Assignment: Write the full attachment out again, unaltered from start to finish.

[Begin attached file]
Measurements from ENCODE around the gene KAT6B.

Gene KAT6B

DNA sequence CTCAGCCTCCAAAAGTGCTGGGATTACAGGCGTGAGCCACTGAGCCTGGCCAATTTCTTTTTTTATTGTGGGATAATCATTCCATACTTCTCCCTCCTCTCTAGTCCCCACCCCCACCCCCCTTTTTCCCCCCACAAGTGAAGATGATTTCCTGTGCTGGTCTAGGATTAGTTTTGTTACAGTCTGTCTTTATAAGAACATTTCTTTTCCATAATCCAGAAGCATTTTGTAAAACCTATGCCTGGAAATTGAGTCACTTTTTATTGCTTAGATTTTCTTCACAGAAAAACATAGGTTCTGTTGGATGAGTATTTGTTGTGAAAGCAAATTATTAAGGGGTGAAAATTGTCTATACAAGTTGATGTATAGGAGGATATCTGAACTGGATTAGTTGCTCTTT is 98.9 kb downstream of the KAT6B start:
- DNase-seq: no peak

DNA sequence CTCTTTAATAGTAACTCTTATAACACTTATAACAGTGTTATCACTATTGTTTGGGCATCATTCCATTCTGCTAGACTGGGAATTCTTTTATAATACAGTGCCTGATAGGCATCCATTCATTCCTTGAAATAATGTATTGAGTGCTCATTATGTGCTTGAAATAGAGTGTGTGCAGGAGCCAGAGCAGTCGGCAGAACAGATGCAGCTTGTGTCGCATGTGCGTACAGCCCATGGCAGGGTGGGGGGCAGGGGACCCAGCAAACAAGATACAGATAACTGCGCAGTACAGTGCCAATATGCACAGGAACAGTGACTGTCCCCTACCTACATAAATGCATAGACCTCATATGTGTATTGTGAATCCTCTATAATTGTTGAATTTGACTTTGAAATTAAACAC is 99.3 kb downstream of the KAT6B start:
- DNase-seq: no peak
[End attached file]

Measurements from ENCODE around the gene KAT6B.

Gene KAT6B

DNA sequence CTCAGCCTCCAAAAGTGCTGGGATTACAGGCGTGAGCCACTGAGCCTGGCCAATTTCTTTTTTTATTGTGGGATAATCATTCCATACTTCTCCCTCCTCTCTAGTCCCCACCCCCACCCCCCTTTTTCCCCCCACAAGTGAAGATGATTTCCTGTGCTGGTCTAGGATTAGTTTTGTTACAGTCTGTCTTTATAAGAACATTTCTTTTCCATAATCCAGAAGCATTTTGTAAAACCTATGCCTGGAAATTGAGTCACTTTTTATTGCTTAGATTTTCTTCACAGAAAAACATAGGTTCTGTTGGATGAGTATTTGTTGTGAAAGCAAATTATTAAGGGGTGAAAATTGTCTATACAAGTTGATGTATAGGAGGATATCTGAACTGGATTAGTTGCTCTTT is 98.9 kb downstream of the KAT6B start:
- DNase-seq: no peak

DNA sequence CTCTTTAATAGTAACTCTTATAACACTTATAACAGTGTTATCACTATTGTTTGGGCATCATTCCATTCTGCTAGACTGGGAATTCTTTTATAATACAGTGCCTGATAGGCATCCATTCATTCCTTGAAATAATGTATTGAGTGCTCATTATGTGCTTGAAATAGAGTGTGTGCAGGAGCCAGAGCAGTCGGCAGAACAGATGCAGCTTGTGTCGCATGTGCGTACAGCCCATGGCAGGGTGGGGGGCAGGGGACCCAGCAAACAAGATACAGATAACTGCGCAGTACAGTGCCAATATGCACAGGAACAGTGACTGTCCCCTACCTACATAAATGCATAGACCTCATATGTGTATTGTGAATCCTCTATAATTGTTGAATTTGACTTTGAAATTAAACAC is 99.3 kb downstream of the KAT6B start:
- DNase-seq: no peak